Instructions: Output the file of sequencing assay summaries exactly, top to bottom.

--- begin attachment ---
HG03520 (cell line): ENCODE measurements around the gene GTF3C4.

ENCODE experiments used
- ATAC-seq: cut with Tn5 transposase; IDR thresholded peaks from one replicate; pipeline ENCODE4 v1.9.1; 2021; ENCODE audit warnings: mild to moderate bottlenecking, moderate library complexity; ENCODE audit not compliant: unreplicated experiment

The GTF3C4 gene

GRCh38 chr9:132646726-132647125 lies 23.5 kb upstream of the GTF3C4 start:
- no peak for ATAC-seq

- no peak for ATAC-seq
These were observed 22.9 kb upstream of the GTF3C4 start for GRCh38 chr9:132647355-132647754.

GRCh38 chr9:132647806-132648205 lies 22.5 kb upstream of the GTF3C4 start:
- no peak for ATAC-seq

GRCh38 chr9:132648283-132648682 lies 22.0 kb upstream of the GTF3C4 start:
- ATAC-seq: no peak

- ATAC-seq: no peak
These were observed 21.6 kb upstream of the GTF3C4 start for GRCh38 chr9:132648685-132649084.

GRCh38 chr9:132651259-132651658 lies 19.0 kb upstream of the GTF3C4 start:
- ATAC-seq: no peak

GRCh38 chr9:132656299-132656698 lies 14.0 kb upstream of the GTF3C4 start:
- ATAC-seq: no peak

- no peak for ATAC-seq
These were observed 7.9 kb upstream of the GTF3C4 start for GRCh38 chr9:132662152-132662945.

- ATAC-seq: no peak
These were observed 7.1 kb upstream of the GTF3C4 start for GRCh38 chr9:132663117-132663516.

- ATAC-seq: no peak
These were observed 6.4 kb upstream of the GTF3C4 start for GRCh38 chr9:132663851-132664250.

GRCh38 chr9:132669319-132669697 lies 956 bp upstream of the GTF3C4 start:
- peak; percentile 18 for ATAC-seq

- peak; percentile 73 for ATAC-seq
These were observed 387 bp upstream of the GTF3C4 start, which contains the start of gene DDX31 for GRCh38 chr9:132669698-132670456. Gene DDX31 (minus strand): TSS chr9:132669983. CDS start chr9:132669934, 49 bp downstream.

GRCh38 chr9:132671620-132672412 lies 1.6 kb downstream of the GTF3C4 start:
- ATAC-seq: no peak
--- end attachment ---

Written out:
HG03520 (cell line): ENCODE measurements around the gene GTF3C4.

ENCODE experiments used
- ATAC-seq: cut with Tn5 transposase; IDR thresholded peaks from one replicate; pipeline ENCODE4 v1.9.1; 2021; ENCODE audit warnings: mild to moderate bottlenecking, moderate library complexity; ENCODE audit not compliant: unreplicated experiment

The GTF3C4 gene

GRCh38 chr9:132646726-132647125 lies 23.5 kb upstream of the GTF3C4 start:
- no peak for ATAC-seq

- no peak for ATAC-seq
These were observed 22.9 kb upstream of the GTF3C4 start for GRCh38 chr9:132647355-132647754.

GRCh38 chr9:132647806-132648205 lies 22.5 kb upstream of the GTF3C4 start:
- no peak for ATAC-seq

GRCh38 chr9:132648283-132648682 lies 22.0 kb upstream of the GTF3C4 start:
- ATAC-seq: no peak

- ATAC-seq: no peak
These were observed 21.6 kb upstream of the GTF3C4 start for GRCh38 chr9:132648685-132649084.

GRCh38 chr9:132651259-132651658 lies 19.0 kb upstream of the GTF3C4 start:
- ATAC-seq: no peak

GRCh38 chr9:132656299-132656698 lies 14.0 kb upstream of the GTF3C4 start:
- ATAC-seq: no peak

- no peak for ATAC-seq
These were observed 7.9 kb upstream of the GTF3C4 start for GRCh38 chr9:132662152-132662945.

- ATAC-seq: no peak
These were observed 7.1 kb upstream of the GTF3C4 start for GRCh38 chr9:132663117-132663516.

- ATAC-seq: no peak
These were observed 6.4 kb upstream of the GTF3C4 start for GRCh38 chr9:132663851-132664250.

GRCh38 chr9:132669319-132669697 lies 956 bp upstream of the GTF3C4 start:
- peak; percentile 18 for ATAC-seq

- peak; percentile 73 for ATAC-seq
These were observed 387 bp upstream of the GTF3C4 start, which contains the start of gene DDX31 for GRCh38 chr9:132669698-132670456. Gene DDX31 (minus strand): TSS chr9:132669983. CDS start chr9:132669934, 49 bp downstream.

GRCh38 chr9:132671620-132672412 lies 1.6 kb downstream of the GTF3C4 start:
- ATAC-seq: no peak